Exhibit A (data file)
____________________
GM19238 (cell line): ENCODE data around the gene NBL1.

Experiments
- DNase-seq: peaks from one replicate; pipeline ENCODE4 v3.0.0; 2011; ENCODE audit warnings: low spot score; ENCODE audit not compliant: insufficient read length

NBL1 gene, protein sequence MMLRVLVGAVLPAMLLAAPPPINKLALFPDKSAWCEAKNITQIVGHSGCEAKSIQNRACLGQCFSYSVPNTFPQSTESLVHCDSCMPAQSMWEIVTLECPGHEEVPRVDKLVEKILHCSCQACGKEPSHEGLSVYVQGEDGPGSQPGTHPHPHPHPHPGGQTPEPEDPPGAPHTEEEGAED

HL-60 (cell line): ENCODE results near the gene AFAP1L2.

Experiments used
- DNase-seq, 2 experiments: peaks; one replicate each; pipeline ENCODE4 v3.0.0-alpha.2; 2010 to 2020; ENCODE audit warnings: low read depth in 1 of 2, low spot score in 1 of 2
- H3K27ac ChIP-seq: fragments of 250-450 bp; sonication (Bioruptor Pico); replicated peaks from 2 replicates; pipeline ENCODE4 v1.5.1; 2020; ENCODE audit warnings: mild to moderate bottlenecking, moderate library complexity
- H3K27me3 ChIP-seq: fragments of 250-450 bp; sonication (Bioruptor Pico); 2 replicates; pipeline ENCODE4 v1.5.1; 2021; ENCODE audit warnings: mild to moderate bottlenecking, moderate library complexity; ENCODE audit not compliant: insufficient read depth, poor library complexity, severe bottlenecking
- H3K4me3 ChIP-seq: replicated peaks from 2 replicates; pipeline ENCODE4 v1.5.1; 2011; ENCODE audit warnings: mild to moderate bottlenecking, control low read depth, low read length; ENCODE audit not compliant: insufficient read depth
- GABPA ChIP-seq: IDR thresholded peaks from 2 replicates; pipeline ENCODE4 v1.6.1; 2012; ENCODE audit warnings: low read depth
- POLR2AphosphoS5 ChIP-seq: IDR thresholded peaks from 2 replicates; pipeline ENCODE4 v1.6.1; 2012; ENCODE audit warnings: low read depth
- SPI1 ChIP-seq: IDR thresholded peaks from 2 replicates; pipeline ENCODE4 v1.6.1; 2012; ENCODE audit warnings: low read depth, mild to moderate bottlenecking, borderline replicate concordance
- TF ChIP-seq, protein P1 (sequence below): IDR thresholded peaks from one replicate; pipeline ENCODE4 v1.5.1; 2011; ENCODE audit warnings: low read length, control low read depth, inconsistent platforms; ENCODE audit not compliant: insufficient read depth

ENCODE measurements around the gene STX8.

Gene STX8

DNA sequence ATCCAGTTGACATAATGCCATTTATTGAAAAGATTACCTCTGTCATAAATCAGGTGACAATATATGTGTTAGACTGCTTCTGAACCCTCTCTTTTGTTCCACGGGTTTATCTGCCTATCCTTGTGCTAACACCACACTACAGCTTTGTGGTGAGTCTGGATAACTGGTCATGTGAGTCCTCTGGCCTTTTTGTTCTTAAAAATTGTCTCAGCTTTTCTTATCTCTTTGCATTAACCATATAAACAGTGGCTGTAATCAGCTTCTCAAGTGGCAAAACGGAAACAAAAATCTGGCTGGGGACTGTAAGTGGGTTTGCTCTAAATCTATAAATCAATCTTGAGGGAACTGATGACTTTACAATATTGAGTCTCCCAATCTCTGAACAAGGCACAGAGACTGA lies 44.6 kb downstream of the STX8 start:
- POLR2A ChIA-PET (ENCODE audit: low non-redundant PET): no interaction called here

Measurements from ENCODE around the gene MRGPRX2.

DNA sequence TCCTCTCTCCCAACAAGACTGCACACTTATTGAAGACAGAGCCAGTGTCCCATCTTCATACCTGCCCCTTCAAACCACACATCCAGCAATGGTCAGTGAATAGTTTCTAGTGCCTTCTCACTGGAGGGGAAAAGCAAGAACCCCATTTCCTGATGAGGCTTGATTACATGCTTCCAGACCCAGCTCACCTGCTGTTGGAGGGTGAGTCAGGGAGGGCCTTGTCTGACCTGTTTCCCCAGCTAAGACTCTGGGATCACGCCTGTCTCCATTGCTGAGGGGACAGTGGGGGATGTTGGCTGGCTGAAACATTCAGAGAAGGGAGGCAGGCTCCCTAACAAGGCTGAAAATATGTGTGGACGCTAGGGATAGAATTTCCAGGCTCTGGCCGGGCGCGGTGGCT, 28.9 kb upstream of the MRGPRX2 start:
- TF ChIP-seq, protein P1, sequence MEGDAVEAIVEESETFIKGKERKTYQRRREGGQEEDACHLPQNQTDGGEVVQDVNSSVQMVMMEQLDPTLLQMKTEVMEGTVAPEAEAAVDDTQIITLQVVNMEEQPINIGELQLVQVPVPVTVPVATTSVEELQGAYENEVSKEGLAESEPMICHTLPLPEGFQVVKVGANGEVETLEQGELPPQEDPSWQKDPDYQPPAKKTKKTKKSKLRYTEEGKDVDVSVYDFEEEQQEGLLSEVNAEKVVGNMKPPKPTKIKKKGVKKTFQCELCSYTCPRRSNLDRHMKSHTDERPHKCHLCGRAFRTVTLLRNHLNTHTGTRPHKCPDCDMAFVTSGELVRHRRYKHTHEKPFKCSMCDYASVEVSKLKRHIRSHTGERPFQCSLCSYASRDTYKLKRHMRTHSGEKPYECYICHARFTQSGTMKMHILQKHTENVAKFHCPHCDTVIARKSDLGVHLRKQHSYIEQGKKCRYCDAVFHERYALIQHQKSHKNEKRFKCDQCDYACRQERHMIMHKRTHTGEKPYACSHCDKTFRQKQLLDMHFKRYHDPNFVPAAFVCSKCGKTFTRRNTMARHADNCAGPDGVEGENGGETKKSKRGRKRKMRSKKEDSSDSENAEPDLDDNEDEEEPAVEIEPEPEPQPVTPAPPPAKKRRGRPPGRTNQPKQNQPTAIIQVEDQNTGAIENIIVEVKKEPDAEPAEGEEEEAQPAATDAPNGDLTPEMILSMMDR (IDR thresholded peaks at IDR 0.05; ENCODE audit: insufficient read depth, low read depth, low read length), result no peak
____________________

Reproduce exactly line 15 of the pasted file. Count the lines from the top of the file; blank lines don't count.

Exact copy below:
ENCODE measurements around the gene STX8.